Sisterhood Agenda

The Power of Self-Definition for Women

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Angela D. Coleman

Angela, Founding President of Sisterhood Agenda, is a sisterhood activist, publisher and author.

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Self-definition is empowering. When I was in my third year at Princeton University, I wrote a independent research titled, “Black Women & Self-Definition.” When I started Sisterhood Agenda at age 23, one of the first things that I did was integrate the concept of self-definition into our A Journey Toward Womanhood curriculum for teenage girls.

Self-definition is one of the most important things that we, as women and girls,  can do for ourselves:

“Self-definition is the process of knowing, understanding, appreciating, accepting and loving who you are as a unique, special individual along with a posture of resistance against those forces that threaten your identity.”

Self-love and self-acceptance are necessary for healthy self-esteem and positive self-concept.  Resisting threats to your identity is critical to maintain a commitment your uniqueness.  This is what leads us to mental and emotional well-being and positive relationships with each other-SISTERHOOD.

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Your identity is important!  How you identify yourself in terms of race, ethnicity, gender, sexual orientation and spirituality, for example, are often hard-fought battles between social constructs of what society says you “should be” versus who you really are.

With self-definition, we understand this simple truth:  what you are is not the same as who you are. In fact, refusing to identify yourself by the “what” is an act of defiance in itself.  Some people, myself included, would argue that many of these labels are fabricated tools of oppression and marginalization that do more harm than good.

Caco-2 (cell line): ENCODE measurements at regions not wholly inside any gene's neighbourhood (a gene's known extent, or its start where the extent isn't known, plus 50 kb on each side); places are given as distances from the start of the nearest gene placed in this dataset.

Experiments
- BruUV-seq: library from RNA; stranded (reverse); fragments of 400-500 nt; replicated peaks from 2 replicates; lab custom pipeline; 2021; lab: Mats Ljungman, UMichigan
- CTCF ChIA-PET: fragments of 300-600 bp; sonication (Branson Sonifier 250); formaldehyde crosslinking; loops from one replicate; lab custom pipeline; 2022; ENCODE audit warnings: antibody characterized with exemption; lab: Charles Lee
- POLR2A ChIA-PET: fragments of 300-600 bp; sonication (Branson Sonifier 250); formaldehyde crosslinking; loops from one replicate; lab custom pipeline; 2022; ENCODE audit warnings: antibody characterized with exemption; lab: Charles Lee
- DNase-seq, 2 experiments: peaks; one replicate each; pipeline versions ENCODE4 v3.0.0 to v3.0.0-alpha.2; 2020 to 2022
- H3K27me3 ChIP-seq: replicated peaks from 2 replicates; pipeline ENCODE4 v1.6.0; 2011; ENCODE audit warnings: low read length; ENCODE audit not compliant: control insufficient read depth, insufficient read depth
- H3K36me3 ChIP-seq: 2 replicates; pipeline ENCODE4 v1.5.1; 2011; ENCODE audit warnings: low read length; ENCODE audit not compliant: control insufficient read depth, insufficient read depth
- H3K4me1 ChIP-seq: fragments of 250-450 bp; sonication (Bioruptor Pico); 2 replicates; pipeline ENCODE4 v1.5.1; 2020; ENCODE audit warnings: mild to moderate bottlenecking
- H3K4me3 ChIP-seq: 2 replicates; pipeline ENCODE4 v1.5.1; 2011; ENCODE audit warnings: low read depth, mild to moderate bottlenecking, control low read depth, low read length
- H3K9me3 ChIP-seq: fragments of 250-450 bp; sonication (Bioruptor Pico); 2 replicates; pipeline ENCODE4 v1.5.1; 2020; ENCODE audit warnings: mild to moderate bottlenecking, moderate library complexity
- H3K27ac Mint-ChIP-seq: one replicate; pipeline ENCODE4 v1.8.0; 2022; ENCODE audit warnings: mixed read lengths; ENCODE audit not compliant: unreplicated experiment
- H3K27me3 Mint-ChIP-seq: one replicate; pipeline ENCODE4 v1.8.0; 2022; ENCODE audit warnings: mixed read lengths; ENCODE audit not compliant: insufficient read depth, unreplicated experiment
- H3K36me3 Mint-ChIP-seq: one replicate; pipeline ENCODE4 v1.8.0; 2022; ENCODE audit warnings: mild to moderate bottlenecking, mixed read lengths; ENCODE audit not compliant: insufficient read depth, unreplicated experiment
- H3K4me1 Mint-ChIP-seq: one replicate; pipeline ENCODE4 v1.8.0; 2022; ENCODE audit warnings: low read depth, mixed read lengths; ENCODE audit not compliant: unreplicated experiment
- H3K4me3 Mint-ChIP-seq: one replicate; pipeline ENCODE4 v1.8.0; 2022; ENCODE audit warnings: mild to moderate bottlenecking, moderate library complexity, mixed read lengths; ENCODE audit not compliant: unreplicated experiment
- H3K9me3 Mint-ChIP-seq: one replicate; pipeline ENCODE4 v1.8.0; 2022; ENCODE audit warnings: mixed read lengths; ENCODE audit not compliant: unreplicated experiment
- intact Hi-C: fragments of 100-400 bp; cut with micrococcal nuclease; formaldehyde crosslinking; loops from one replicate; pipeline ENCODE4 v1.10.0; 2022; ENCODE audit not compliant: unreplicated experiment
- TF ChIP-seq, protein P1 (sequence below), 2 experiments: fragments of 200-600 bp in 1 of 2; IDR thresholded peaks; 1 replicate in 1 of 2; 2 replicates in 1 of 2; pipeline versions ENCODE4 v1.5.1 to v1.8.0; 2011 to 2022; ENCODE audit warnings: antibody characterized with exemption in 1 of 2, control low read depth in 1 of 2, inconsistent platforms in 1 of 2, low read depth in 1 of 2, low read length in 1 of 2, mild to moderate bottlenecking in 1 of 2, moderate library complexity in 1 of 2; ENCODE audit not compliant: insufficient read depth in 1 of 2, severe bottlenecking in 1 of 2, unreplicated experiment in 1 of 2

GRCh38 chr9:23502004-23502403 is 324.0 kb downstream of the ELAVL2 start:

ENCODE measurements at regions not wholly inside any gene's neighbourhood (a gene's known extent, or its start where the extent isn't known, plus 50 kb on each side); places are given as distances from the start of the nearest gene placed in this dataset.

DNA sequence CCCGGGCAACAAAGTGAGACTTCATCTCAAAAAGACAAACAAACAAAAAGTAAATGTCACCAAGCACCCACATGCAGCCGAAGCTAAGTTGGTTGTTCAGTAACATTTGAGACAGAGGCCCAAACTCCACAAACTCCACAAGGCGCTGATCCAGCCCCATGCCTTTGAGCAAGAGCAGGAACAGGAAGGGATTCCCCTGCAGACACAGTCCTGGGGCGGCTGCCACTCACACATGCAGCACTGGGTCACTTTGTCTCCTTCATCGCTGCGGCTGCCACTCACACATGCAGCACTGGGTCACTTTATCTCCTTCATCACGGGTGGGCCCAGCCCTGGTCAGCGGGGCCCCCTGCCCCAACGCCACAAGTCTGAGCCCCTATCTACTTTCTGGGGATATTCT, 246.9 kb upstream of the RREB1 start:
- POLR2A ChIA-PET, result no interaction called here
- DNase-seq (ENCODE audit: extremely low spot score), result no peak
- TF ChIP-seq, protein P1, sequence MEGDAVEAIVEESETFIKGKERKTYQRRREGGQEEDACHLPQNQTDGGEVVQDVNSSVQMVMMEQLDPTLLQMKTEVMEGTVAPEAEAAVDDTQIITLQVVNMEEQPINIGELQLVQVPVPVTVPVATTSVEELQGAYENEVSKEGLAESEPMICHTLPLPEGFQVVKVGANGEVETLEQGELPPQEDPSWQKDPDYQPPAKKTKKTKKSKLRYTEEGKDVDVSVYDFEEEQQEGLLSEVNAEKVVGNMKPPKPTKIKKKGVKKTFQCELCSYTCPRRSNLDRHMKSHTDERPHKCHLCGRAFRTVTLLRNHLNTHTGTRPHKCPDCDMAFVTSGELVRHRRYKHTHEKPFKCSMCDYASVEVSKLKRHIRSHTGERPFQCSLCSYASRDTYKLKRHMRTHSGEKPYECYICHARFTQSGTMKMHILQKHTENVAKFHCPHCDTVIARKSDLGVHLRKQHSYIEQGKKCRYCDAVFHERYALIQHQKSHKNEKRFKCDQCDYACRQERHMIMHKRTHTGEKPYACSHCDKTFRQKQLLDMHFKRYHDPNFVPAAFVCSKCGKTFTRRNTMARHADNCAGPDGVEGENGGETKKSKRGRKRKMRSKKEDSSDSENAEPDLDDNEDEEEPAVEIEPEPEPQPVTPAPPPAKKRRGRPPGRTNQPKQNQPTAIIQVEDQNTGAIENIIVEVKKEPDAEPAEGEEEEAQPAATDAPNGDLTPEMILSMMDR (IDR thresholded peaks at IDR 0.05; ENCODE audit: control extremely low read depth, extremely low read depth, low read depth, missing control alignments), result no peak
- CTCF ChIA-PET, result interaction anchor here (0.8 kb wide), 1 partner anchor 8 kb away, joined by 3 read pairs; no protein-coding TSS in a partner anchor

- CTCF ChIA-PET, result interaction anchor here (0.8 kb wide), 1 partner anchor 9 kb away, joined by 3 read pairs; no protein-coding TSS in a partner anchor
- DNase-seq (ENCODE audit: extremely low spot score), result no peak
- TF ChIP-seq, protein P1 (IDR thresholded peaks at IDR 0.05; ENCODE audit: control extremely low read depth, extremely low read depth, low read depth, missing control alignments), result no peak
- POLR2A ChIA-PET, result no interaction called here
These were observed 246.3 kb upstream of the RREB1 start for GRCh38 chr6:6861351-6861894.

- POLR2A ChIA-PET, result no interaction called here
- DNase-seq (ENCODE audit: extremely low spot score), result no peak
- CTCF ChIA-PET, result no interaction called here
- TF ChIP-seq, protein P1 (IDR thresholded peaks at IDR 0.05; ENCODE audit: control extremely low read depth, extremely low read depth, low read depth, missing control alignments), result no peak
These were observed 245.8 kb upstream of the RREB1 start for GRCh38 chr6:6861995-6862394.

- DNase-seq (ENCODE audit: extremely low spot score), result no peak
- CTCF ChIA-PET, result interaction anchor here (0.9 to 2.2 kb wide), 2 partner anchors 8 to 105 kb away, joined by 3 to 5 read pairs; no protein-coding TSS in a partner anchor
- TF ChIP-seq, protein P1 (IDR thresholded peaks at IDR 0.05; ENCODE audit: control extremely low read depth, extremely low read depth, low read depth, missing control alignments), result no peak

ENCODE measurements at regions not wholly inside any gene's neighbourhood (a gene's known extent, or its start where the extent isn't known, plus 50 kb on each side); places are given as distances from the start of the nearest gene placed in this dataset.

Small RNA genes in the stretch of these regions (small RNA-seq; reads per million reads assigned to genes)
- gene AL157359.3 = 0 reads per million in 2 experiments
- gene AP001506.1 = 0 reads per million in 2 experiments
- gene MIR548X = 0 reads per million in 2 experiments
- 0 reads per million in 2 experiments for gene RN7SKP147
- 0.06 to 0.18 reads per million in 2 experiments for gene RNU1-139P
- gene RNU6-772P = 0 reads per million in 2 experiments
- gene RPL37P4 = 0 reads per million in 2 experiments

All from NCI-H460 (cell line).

What does your spirit tell you? Self-definition transcends the superficial.  The possibilities are limitless.

“It takes courage to defy traditional customs and the urge to conform.”

Copying what everyone else does like sheep on a farm is easy.   Forging your own path can be difficult, frustrating and lonely.

Yet, the rewards of self-definition are great.  Instead of wearing your hair long, wearing it short makes you stand out.  Wearing a tutu to class instead of the latest fashion label showcases your individuality. Loving your brown skin in an environment that promotes white beauty is an act of self-love.

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Because there will always be someone who does not like who you are or who you are becoming, a “posture of resistance” is necessary to stay true to your authentic self.   It requires a heightened sense of self-awareness that the average person does not usually have.

The resistance is what makes you individually defiant and collectively, part of a movement (for example, the natural hair movement for women and girls of African descent and women in Iran showing their hair).  The “little things” that you do to assert your true, authentic self are actually not little at all.

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If we teach little girls the process of self-definition when they are young, it is a natural, easy, and utterly fulfilling experience.  It just flows.  With self-definition, people who are historically marginalized can be free.  All of society will benefit from this special type of personal, collective and diverse empowerment.

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